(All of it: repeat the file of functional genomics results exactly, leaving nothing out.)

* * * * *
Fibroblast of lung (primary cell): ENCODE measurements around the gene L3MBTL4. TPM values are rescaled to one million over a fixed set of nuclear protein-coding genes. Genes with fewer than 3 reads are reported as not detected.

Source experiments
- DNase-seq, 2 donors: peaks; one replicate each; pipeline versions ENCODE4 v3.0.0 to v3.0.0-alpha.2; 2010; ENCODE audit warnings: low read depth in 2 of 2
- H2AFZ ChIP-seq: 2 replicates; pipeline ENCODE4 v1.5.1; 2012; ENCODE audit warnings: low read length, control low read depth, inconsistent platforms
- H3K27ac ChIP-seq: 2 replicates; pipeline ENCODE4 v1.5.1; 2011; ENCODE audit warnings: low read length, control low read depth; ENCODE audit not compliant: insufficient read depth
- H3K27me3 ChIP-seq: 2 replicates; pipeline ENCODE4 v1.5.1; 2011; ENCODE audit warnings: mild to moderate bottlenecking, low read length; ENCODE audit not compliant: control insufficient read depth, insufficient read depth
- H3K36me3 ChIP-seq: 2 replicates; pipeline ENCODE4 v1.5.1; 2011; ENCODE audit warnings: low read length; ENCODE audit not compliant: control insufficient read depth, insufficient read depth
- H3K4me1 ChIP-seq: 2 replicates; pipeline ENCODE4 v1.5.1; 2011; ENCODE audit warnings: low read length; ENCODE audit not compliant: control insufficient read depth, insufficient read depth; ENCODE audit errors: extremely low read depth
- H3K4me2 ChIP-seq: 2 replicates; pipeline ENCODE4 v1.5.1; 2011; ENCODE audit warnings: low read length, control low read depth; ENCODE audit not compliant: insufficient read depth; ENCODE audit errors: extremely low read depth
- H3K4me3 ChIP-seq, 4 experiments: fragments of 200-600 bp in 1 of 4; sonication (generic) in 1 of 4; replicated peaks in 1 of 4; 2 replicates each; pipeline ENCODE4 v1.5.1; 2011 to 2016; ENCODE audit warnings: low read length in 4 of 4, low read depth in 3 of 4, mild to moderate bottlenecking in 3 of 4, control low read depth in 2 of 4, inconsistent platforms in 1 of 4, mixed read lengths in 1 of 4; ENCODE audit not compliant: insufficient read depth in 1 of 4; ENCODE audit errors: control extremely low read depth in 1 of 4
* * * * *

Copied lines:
Fibroblast of lung (primary cell): ENCODE measurements around the gene L3MBTL4. TPM values are rescaled to one million over a fixed set of nuclear protein-coding genes. Genes with fewer than 3 reads are reported as not detected.

Source experiments
- DNase-seq, 2 donors: peaks; one replicate each; pipeline versions ENCODE4 v3.0.0 to v3.0.0-alpha.2; 2010; ENCODE audit warnings: low read depth in 2 of 2
- H2AFZ ChIP-seq: 2 replicates; pipeline ENCODE4 v1.5.1; 2012; ENCODE audit warnings: low read length, control low read depth, inconsistent platforms
- H3K27ac ChIP-seq: 2 replicates; pipeline ENCODE4 v1.5.1; 2011; ENCODE audit warnings: low read length, control low read depth; ENCODE audit not compliant: insufficient read depth
- H3K27me3 ChIP-seq: 2 replicates; pipeline ENCODE4 v1.5.1; 2011; ENCODE audit warnings: mild to moderate bottlenecking, low read length; ENCODE audit not compliant: control insufficient read depth, insufficient read depth
- H3K36me3 ChIP-seq: 2 replicates; pipeline ENCODE4 v1.5.1; 2011; ENCODE audit warnings: low read length; ENCODE audit not compliant: control insufficient read depth, insufficient read depth
- H3K4me1 ChIP-seq: 2 replicates; pipeline ENCODE4 v1.5.1; 2011; ENCODE audit warnings: low read length; ENCODE audit not compliant: control insufficient read depth, insufficient read depth; ENCODE audit errors: extremely low read depth
- H3K4me2 ChIP-seq: 2 replicates; pipeline ENCODE4 v1.5.1; 2011; ENCODE audit warnings: low read length, control low read depth; ENCODE audit not compliant: insufficient read depth; ENCODE audit errors: extremely low read depth
- H3K4me3 ChIP-seq, 4 experiments: fragments of 200-600 bp in 1 of 4; sonication (generic) in 1 of 4; replicated peaks in 1 of 4; 2 replicates each; pipeline ENCODE4 v1.5.1; 2011 to 2016; ENCODE audit warnings: low read length in 4 of 4, low read depth in 3 of 4, mild to moderate bottlenecking in 3 of 4, control low read depth in 2 of 4, inconsistent platforms in 1 of 4, mixed read lengths in 1 of 4; ENCODE audit not compliant: insufficient read depth in 1 of 4; ENCODE audit errors: control extremely low read depth in 1 of 4